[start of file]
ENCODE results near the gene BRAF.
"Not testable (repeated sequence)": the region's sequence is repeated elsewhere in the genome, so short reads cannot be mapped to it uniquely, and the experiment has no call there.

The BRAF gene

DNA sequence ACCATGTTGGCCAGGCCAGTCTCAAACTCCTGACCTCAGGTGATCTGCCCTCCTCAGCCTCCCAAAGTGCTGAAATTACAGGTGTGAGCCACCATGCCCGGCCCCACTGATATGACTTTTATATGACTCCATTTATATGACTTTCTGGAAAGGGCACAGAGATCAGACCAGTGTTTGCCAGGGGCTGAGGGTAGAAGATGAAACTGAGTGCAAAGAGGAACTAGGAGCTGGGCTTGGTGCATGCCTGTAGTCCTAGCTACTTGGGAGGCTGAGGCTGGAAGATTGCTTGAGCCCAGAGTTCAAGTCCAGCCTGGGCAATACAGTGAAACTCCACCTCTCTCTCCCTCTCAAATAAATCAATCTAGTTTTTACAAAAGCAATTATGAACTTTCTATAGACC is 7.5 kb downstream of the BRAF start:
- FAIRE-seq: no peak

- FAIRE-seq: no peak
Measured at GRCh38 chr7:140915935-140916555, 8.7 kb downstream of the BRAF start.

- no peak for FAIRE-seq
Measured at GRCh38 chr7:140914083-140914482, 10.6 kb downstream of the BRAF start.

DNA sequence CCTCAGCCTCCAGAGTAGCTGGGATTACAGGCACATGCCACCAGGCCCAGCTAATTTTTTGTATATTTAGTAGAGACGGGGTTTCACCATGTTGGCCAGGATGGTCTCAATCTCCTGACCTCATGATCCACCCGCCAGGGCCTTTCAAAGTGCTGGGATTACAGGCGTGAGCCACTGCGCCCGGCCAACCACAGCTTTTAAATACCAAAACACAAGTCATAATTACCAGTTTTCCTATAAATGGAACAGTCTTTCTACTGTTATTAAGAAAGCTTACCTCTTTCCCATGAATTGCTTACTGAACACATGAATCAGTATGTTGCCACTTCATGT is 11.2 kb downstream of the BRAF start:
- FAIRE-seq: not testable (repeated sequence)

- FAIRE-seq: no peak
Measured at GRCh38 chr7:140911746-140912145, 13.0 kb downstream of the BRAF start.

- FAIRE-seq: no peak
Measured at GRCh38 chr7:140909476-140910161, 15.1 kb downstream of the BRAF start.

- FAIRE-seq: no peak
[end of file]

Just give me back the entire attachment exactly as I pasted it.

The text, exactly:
ENCODE results near the gene BRAF.
"Not testable (repeated sequence)": the region's sequence is repeated elsewhere in the genome, so short reads cannot be mapped to it uniquely, and the experiment has no call there.

The BRAF gene

DNA sequence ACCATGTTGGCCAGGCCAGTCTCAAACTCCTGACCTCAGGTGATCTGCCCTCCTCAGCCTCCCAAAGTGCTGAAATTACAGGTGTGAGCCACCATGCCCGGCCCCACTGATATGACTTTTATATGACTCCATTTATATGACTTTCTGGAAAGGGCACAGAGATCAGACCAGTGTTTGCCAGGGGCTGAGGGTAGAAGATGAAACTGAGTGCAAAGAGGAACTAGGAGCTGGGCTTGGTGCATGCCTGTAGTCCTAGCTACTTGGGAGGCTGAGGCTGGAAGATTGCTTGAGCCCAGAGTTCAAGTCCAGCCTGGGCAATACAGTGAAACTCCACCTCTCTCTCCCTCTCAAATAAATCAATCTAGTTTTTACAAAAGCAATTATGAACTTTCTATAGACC is 7.5 kb downstream of the BRAF start:
- FAIRE-seq: no peak

- FAIRE-seq: no peak
Measured at GRCh38 chr7:140915935-140916555, 8.7 kb downstream of the BRAF start.

- no peak for FAIRE-seq
Measured at GRCh38 chr7:140914083-140914482, 10.6 kb downstream of the BRAF start.

DNA sequence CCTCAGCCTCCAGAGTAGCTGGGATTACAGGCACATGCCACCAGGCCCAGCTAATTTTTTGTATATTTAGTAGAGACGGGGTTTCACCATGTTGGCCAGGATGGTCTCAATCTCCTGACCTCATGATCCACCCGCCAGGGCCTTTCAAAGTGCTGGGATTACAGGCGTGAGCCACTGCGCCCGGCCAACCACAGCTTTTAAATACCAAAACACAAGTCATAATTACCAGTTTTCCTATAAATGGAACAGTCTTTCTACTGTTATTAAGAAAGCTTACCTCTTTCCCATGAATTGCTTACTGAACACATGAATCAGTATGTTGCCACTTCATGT is 11.2 kb downstream of the BRAF start:
- FAIRE-seq: not testable (repeated sequence)

- FAIRE-seq: no peak
Measured at GRCh38 chr7:140911746-140912145, 13.0 kb downstream of the BRAF start.

- FAIRE-seq: no peak
Measured at GRCh38 chr7:140909476-140910161, 15.1 kb downstream of the BRAF start.

- FAIRE-seq: no peak